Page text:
dcraw slowed down when it came to using kernel-debug.
It is the same story with SQLite.
Ending off our testing, the kernel-debug package led to a massive performance drop when testing the PostgreSQL performance using pgbench. Disabling SELinux / Audit led to about a 5% gain.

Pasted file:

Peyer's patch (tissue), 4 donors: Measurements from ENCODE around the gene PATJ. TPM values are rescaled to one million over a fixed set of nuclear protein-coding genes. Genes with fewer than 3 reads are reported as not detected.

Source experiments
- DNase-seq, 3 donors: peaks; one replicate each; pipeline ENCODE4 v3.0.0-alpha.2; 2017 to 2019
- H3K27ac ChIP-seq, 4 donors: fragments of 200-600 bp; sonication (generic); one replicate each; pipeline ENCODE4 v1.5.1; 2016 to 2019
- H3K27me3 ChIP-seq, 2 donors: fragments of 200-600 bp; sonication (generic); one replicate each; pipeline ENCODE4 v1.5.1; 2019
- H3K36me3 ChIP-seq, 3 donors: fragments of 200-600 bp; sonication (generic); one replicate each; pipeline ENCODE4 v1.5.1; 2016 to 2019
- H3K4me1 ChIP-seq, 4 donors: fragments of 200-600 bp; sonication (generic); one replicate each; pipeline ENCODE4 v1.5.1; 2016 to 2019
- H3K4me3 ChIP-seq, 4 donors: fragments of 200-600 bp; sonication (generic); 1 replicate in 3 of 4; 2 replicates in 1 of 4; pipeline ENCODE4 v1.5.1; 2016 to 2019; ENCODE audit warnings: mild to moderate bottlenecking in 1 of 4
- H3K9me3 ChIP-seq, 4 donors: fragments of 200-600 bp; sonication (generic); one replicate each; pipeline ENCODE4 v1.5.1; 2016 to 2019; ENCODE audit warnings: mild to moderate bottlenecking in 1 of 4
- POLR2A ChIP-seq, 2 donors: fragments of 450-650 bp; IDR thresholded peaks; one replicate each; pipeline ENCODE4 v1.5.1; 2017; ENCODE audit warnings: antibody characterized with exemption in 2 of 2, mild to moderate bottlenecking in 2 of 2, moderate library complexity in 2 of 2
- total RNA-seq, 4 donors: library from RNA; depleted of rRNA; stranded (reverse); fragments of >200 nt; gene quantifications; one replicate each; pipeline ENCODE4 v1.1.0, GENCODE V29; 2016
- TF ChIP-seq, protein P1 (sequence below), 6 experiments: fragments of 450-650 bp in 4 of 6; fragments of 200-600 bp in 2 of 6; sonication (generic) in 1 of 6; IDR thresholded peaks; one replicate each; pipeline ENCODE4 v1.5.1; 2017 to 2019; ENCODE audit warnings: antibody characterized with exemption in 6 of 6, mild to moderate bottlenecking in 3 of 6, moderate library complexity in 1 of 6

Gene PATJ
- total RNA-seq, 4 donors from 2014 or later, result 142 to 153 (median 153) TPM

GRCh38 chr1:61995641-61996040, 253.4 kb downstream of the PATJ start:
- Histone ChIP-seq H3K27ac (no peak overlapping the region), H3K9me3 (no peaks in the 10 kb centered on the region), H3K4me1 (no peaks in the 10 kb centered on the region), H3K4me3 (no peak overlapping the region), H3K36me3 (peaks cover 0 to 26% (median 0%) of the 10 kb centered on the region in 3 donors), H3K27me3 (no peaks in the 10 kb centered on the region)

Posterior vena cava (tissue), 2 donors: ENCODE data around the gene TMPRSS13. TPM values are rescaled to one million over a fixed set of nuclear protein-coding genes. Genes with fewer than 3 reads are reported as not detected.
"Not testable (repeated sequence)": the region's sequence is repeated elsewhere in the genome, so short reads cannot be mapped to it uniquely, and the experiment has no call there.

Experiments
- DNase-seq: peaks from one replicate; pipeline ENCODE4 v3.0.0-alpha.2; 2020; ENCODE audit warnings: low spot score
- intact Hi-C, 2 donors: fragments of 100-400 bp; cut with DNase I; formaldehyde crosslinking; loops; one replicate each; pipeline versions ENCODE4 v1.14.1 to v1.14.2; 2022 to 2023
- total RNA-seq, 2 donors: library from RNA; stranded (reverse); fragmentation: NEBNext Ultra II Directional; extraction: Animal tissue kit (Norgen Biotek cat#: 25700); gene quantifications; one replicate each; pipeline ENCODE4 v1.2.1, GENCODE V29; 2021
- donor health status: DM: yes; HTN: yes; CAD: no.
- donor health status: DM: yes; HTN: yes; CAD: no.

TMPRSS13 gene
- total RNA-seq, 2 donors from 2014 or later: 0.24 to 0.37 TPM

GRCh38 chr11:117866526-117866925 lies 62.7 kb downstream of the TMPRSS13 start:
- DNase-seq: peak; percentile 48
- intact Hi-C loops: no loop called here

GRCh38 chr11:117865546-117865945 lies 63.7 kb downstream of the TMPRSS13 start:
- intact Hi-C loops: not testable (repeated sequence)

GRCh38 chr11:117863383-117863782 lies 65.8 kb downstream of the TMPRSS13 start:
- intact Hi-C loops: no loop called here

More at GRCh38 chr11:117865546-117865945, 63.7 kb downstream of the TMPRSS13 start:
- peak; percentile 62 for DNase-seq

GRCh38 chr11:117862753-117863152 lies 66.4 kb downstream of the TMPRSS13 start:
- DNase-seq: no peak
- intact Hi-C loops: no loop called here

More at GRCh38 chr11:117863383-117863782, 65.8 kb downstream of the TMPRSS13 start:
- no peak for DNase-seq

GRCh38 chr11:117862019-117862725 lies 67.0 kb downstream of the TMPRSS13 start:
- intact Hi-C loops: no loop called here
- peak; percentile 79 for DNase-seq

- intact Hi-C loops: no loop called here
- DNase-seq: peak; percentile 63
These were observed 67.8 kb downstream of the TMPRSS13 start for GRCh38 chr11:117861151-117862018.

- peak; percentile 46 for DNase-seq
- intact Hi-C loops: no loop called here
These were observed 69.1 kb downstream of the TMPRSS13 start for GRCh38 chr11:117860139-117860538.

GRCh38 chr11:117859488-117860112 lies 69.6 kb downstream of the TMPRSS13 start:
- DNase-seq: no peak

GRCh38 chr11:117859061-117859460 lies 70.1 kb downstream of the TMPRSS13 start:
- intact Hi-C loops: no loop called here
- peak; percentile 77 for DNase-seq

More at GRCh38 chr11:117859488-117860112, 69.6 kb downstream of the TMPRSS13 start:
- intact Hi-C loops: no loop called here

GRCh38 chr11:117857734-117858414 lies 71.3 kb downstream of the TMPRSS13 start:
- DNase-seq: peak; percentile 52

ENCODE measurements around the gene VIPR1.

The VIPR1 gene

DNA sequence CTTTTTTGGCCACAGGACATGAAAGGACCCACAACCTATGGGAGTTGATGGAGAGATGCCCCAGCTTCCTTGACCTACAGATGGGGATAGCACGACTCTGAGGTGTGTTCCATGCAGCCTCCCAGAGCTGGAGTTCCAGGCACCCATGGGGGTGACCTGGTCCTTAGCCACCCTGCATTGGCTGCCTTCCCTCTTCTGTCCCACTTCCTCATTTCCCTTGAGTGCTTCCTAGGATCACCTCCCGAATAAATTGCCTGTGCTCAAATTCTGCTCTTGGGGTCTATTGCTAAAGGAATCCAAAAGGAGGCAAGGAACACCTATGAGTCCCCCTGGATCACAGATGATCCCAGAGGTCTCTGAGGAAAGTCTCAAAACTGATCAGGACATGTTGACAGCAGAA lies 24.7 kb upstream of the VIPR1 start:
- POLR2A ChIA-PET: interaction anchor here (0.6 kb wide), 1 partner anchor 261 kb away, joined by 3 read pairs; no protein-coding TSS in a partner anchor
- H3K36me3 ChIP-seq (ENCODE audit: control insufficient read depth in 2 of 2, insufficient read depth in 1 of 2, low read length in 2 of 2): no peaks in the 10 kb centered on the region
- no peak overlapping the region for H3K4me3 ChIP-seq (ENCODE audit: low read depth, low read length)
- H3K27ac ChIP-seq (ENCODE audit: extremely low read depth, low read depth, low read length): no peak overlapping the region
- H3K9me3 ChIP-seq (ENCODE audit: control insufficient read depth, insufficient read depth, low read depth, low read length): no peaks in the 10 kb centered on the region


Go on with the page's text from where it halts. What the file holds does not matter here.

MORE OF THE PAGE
Well, the area where SELinux / Audit and the debugging-enabled kernel really impacted the performance was with the disk and database tests (along with Apache). In the other Linux desktop benchmarks, there was a smaller margin, with some being more noticeable than the others. Disabling SELinux and Audit will certainly improve the performance of Fedora, while running a kernel with all of the debugging code enabled will cost you quite a bit in the way of performance. For developers, having this kernel debugging support is important, while for security-oriented users, having Security Enhanced Linux and system-call auditing support is important and worth the low cost, even with Intel Atom hardware.